Investors punished Google’s stock last night after it reported lower than expected Q2 net income. But CEO Eric Schmidt and his cohorts shrugged off their concerns, focusing comments instead on upbeat developments in the company’s search and display ad businesses.
They pointed to Google’s landmark advertising deal with Yahoo, the integration of DoubleClick, and blue chip advertisers’ positive response to its recent acceptance of third-party ad servers.
They said Lenovo, Foot Locker, Kraft foods, and Lipton were among the consumer brands to embrace Google’s content network in the wake of its acceptance of third-party ad tags such as those served by Atlas, ValueClick’s Mediaplex platform, and its own DoubleClick unit. Many of those advertisers had previously restricted their spending with Google to search advertising, or placed display ads in only a limited way.
“This is important to many advertisers,” said Schmidt.
Meanwhile, Google rival Microsoft reported its own earnings for the three-month period ended June 30, and also highlighted higher rates of advertiser adoption. In addition to increasing the number of advertisers using its marketing services platform by 28 percent, it said it signed up 680 merchants and 200,000 users to take part in its new Live Search Cashback program. That program offers searchers rebates on the purchase of products discovered through its search interface.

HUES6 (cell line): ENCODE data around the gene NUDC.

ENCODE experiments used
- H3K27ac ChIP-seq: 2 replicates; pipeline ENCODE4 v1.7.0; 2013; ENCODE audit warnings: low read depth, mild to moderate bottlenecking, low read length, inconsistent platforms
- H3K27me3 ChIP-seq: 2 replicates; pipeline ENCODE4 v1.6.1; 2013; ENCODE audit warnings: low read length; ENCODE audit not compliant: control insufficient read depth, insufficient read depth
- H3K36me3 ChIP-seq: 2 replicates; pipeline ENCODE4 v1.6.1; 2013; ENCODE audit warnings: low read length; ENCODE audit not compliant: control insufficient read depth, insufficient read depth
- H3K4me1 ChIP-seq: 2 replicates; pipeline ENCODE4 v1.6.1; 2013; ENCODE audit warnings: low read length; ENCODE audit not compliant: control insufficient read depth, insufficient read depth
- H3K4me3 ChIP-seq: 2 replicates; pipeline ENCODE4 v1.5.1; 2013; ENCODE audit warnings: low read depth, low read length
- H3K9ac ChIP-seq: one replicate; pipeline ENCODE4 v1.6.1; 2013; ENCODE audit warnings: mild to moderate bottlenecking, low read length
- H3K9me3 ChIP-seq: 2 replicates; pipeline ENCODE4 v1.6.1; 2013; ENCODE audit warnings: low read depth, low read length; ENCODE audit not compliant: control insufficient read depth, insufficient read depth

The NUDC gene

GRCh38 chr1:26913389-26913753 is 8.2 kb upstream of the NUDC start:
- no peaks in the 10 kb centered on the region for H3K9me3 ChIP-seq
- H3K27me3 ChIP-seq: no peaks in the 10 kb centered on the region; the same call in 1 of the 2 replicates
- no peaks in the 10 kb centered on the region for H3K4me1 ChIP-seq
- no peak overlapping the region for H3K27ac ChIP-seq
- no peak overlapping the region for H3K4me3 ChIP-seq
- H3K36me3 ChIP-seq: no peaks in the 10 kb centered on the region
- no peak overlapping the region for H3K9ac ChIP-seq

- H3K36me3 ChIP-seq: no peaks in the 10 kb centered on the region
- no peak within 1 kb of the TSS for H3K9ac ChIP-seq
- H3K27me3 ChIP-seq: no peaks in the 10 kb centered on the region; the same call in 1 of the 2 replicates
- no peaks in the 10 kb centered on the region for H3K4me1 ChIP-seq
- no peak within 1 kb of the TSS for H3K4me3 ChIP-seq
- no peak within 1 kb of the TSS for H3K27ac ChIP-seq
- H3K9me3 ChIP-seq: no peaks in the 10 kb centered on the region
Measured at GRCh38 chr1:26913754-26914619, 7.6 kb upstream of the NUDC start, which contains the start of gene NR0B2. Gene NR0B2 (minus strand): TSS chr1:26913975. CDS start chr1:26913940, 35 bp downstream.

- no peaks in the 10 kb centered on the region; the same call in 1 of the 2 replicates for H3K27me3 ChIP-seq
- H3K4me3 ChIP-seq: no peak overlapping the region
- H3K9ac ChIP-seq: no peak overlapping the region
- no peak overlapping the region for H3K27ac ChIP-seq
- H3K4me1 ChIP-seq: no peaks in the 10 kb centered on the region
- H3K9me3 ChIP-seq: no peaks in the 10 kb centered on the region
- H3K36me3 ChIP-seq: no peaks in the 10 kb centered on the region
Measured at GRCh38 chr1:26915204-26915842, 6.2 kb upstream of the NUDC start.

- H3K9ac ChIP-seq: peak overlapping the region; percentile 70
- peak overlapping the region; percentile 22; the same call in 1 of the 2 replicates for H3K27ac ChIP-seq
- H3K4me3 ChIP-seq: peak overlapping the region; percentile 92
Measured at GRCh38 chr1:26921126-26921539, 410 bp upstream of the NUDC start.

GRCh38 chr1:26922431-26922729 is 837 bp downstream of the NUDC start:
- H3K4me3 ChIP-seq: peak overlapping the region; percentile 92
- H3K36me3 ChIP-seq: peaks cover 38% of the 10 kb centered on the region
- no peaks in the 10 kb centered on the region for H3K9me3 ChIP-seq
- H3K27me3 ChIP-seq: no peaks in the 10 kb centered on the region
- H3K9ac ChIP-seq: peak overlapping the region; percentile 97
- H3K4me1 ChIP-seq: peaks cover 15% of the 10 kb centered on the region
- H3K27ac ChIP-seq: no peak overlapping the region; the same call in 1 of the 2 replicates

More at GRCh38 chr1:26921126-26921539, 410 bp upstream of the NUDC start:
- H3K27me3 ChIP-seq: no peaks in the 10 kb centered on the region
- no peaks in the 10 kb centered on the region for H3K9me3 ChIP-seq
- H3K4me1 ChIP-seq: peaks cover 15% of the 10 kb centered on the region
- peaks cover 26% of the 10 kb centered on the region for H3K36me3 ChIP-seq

However Microsoft said yesterday it has seen a direct impact on display ad revenues as a result of tightening ad budgets.
“We are not immune to that in the online space and we’ll probably see that continuing certainly for the next quarter,” said Microsoft Chief Financial Officer Chris Liddell.
Google’s ad click volume, a persistent area of concern for stockholders, grew 19 percent year over year but declined 1 percent sequentially. Co-founder Sergey Brin told investors Google routinely slashes the number of ads it serves in the interest of improving the user experience, and he said those reductions generally correspond to in-house improvements in monetization. But Brin also admitted that in the quarter just ended, Google may have gone too far in cutting the number of ads it’s serving per query.
“There is some evidence that we’ve been a little more aggressive in reducing coverage than we ought to have been,” he said.
Continually reducing the number of ads served per query is “not going to work indefinitely,” he said, adding, “I don’t know that we’ve decreased them past the optimal point, but I do know that we will do that in the near future if we keep the current system in place.”
Google reported net income of $1.25 billion on revenues of $5.37 billion in the second quarter, growing slower than the year-ago period and dropping sequentially from Q1’s $1.31 billion in net profits.
Chief Financial Officer George Reyes said the sequential earnings decline reflected “a continued focus on delivering high quality traffic to our advertisers and typical Q2 seasonality.”
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